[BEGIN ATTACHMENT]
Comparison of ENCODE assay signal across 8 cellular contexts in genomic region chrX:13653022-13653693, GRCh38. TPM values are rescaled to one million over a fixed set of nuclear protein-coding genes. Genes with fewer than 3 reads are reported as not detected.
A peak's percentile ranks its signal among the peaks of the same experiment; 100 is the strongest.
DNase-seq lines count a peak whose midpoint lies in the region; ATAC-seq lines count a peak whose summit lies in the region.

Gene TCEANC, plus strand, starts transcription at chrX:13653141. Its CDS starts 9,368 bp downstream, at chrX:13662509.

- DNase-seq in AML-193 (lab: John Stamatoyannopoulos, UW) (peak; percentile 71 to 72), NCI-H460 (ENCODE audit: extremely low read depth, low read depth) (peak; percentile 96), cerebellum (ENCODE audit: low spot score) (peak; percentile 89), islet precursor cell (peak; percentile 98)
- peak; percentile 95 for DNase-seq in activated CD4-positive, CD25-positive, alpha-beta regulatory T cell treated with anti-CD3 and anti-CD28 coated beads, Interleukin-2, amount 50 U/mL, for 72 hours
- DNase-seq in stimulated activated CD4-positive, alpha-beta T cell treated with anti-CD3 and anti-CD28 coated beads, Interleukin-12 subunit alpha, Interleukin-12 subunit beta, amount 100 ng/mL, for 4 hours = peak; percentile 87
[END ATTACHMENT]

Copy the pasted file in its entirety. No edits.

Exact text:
Comparison of ENCODE assay signal across 8 cellular contexts in genomic region chrX:13653022-13653693, GRCh38. TPM values are rescaled to one million over a fixed set of nuclear protein-coding genes. Genes with fewer than 3 reads are reported as not detected.
A peak's percentile ranks its signal among the peaks of the same experiment; 100 is the strongest.
DNase-seq lines count a peak whose midpoint lies in the region; ATAC-seq lines count a peak whose summit lies in the region.

Gene TCEANC, plus strand, starts transcription at chrX:13653141. Its CDS starts 9,368 bp downstream, at chrX:13662509.

- DNase-seq in AML-193 (lab: John Stamatoyannopoulos, UW) (peak; percentile 71 to 72), NCI-H460 (ENCODE audit: extremely low read depth, low read depth) (peak; percentile 96), cerebellum (ENCODE audit: low spot score) (peak; percentile 89), islet precursor cell (peak; percentile 98)
- peak; percentile 95 for DNase-seq in activated CD4-positive, CD25-positive, alpha-beta regulatory T cell treated with anti-CD3 and anti-CD28 coated beads, Interleukin-2, amount 50 U/mL, for 72 hours
- DNase-seq in stimulated activated CD4-positive, alpha-beta T cell treated with anti-CD3 and anti-CD28 coated beads, Interleukin-12 subunit alpha, Interleukin-12 subunit beta, amount 100 ng/mL, for 4 hours = peak; percentile 87